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Discussion Starter #1
I've a couple small electical issues that I want to take care of. I think it is likely a grounding issue, but let me know your thoughts:

Car: 1993.5 Esprit

Issues:

1)the digital clock on the dash flickers on and off. Sometimes it is on, othertimes it's off....and sometimes it flickers. I have noticed that whenever the driver's door is open, the clock fades out. Usually, when I shut the door, the clock immediately comes back on. If I press my horn buttons (which don't work either :shrug:) the clock disappears, too. The deal with the door makes me think it is a loos ground somewhere. Also, when driving it usually flickers (probably due to the vibrations in the car shaking a loose ground.

2) The seatbelt light flickers while driving, too. likely a grounding issue again.


Any thoughts on these? Does it sound like it might be a ground issue somewhere in the instrument cluster?

Thanks for your thoughts and help,

Andrew
 

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Wingless Wonder
1988 Esprit Turbo
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It's easy enough to check or verify the grounds to the binnacle. See Sanj's pages for pictures on how to access the bin. If you need the location of the ground connection under the dash we could look that up for you.

'90-'97 Esprit binnacle removal

From your description I'd look at power as well.

:popcorn:
 

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One quick and "dirty" way to prove it is a grounding problem would be to just run a piece of wire from the device directly to the battery. If the problem goes away you confirmed a grounding problem. If you do have a problem with grounding you should go over ALL of the ground connections, not just the ones giving you these immediate problems. Ground problems can be very sneaky. You wind up getting "backfeeds" to other circuits on the same grounding point giving you weird symptoms. Not uncommon to cars like Lotus with fiberglass bodies so there are not many places you can get to a good ground. You get many things all attached to a single grounding point. When it no longer connects to ground, the electric still tries to find it's way to ground going "backwards" through the other circuits on the same ground point.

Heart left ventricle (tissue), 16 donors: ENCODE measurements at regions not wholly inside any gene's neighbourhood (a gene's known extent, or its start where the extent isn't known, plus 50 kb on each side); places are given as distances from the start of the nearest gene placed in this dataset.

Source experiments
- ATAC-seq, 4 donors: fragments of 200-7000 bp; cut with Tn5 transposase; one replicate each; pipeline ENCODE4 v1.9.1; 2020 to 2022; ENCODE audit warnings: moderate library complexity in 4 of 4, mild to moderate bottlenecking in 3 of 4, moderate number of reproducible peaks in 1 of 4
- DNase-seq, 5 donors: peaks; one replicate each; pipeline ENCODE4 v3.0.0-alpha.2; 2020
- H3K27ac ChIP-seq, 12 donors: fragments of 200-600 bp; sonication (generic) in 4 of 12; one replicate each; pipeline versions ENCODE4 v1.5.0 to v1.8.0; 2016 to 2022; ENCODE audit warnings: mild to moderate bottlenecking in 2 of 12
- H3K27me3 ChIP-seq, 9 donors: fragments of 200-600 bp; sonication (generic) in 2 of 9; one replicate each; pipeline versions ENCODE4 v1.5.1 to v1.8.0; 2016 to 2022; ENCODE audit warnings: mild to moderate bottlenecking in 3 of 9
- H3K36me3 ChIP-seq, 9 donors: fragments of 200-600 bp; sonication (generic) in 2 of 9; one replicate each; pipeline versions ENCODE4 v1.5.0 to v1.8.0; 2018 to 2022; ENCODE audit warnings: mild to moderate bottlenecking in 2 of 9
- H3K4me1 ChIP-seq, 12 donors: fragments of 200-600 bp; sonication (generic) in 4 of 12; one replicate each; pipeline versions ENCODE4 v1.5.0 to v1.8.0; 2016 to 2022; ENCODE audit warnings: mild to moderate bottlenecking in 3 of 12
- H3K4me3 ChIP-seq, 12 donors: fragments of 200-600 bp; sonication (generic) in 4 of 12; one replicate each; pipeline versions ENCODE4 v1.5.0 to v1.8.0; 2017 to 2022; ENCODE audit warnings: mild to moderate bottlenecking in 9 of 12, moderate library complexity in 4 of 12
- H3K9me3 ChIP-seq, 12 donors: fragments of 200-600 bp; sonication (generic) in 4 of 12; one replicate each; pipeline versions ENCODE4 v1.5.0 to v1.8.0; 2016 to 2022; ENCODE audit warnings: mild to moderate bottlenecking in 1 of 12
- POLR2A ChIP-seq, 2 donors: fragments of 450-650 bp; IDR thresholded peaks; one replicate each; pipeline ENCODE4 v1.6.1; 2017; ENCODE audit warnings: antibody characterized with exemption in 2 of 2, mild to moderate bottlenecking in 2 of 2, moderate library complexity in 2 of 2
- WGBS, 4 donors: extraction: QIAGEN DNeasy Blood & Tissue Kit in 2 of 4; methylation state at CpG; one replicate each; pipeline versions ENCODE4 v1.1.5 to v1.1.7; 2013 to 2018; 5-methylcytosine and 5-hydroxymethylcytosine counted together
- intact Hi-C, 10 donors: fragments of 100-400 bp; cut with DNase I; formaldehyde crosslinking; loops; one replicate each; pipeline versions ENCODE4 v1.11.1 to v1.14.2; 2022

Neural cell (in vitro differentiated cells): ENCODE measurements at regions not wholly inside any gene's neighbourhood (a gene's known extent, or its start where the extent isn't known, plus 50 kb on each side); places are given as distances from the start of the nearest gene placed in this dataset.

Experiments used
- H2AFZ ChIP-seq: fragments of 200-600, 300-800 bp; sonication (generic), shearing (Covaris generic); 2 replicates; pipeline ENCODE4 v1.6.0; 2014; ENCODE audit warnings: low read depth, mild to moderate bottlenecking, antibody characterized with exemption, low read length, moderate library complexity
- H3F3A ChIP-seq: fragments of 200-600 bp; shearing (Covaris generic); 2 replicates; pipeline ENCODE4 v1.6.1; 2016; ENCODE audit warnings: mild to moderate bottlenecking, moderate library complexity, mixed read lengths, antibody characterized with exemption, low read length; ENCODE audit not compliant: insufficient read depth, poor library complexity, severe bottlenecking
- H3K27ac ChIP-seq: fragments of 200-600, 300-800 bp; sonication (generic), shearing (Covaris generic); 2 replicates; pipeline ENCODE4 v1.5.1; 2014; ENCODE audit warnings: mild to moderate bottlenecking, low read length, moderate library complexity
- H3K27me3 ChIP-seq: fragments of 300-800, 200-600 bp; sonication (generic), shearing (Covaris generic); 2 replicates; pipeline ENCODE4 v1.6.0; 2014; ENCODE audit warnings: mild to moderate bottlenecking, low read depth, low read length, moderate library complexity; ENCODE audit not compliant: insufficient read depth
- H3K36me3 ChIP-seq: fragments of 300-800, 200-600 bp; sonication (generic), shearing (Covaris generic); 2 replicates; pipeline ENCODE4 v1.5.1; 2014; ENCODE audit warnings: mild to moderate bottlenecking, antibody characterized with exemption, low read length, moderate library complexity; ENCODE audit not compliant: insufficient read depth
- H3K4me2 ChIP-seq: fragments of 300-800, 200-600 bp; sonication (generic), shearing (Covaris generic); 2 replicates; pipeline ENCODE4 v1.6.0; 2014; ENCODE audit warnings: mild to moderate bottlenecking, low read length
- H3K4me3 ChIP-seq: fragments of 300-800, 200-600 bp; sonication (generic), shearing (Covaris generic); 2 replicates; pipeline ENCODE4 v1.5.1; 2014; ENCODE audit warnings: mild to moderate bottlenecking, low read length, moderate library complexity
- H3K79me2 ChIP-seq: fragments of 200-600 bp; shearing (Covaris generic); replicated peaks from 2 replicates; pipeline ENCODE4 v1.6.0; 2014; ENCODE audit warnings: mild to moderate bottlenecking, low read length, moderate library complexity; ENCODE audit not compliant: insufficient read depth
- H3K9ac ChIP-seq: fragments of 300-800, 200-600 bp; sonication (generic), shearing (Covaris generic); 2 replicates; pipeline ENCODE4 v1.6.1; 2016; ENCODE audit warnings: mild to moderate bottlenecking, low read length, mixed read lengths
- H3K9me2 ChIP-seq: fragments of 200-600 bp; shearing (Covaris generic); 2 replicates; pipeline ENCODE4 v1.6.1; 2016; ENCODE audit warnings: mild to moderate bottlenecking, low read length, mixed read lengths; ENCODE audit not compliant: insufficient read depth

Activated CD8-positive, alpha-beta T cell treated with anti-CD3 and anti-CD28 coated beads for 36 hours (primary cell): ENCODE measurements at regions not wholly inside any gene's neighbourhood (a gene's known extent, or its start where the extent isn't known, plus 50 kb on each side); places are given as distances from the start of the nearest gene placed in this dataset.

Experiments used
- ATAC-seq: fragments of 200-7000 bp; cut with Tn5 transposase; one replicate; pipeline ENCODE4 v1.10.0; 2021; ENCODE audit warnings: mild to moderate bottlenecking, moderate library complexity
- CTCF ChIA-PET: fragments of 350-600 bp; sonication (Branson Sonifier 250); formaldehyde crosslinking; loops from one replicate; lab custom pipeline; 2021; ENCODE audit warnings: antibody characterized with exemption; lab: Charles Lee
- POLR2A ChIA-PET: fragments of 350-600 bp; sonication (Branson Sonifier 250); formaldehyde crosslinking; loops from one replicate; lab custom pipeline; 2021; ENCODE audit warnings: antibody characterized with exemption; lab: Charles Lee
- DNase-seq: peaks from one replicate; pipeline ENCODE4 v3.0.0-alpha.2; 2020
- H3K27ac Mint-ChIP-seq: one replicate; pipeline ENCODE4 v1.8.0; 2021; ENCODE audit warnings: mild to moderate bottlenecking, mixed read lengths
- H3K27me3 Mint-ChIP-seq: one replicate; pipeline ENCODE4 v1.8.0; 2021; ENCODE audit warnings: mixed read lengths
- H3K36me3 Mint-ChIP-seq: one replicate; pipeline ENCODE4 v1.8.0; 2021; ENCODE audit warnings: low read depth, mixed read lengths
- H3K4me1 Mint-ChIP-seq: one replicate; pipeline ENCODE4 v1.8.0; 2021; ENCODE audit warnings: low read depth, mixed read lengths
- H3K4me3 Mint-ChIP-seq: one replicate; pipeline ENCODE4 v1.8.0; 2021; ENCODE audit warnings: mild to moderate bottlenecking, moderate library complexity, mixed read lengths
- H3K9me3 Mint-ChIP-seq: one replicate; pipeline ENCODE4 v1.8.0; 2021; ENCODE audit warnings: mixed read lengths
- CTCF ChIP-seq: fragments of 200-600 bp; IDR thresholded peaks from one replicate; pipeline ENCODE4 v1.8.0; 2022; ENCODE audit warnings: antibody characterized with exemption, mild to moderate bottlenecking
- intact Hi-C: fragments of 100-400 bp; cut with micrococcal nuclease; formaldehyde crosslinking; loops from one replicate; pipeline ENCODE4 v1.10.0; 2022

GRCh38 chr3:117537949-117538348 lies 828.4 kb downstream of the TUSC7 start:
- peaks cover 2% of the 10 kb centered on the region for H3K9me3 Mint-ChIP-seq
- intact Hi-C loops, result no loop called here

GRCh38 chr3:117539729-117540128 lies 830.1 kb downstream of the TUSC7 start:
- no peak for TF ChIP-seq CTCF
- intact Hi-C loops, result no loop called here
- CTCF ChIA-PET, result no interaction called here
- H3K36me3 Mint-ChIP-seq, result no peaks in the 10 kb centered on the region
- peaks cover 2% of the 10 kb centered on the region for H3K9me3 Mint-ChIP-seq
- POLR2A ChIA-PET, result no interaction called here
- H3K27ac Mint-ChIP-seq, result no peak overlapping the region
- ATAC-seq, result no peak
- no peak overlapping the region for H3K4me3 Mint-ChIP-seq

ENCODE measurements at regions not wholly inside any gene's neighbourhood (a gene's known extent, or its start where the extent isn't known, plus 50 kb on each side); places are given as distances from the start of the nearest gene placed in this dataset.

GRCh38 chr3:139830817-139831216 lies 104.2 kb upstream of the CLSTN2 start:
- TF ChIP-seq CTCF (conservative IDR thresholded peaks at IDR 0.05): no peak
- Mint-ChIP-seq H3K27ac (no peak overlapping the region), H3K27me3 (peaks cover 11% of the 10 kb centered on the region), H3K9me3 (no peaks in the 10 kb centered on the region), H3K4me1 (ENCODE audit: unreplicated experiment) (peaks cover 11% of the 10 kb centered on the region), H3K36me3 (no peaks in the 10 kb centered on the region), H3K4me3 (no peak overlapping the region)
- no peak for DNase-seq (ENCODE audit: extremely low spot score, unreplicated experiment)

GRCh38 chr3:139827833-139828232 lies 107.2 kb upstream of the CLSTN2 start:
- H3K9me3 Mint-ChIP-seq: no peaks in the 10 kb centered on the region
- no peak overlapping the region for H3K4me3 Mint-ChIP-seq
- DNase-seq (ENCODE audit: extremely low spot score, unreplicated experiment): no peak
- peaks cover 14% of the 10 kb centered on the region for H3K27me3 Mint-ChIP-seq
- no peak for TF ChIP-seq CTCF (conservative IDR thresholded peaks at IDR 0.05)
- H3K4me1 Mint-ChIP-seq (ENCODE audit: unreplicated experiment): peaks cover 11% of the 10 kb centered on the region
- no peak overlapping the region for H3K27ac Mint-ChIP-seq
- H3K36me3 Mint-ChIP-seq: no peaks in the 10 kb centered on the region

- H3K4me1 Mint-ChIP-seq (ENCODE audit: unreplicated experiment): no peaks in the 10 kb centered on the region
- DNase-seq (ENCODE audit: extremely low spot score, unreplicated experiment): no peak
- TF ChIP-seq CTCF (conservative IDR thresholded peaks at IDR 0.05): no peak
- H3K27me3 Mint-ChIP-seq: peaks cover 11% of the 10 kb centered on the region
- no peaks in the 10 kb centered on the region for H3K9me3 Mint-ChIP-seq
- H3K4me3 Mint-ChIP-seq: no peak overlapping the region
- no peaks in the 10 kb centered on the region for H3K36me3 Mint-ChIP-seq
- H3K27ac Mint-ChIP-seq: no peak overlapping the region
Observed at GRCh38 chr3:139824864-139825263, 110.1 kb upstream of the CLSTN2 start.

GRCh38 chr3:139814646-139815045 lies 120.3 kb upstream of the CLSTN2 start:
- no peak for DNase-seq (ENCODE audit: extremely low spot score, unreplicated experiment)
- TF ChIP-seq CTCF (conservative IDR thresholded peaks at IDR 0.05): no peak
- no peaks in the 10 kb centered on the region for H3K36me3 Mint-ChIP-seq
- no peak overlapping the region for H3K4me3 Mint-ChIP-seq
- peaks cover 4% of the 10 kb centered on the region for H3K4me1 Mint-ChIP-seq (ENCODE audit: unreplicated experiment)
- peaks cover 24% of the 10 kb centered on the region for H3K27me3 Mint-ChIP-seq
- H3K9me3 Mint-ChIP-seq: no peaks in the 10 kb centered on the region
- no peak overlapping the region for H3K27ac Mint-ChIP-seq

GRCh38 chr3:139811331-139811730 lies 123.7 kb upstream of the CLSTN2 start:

David Teitelbaum
 

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One quick and "dirty" way to prove it is a grounding problem would be to just run a piece of wire from the device directly to the battery. If the problem goes away you confirmed a grounding problem. If you do have a problem with grounding you should go over ALL of the ground connections, not just the ones giving you these immediate problems. Ground problems can be very sneaky. You wind up getting "backfeeds" to other circuits on the same grounding point giving you weird symptoms. Not uncommon to cars like Lotus with fiberglass bodies so there are not many places you can get to a good ground. You get many things all attached to a single grounding point. When it no longer connects to ground, the electric still tries to find it's way to ground going "backwards" through the other circuits on the same ground point.
David Teitelbaum
+1 on this, big time.

I own a Corvette and a DeLorean; both fiber glass cars. Both of them have behaved much better since I went through and thoroughly cleaned ALL ground connectors.
 

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Wingless Wonder
1988 Esprit Turbo
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+1 on this, big time.

I own a Corvette and a DeLorean; both fiber glass cars. Both of them have behaved much better since I went through and thoroughly cleaned ALL ground connectors.

No luck with the plastic Saturn, huh? :D :D :D
 

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Discussion Starter #6 (Edited)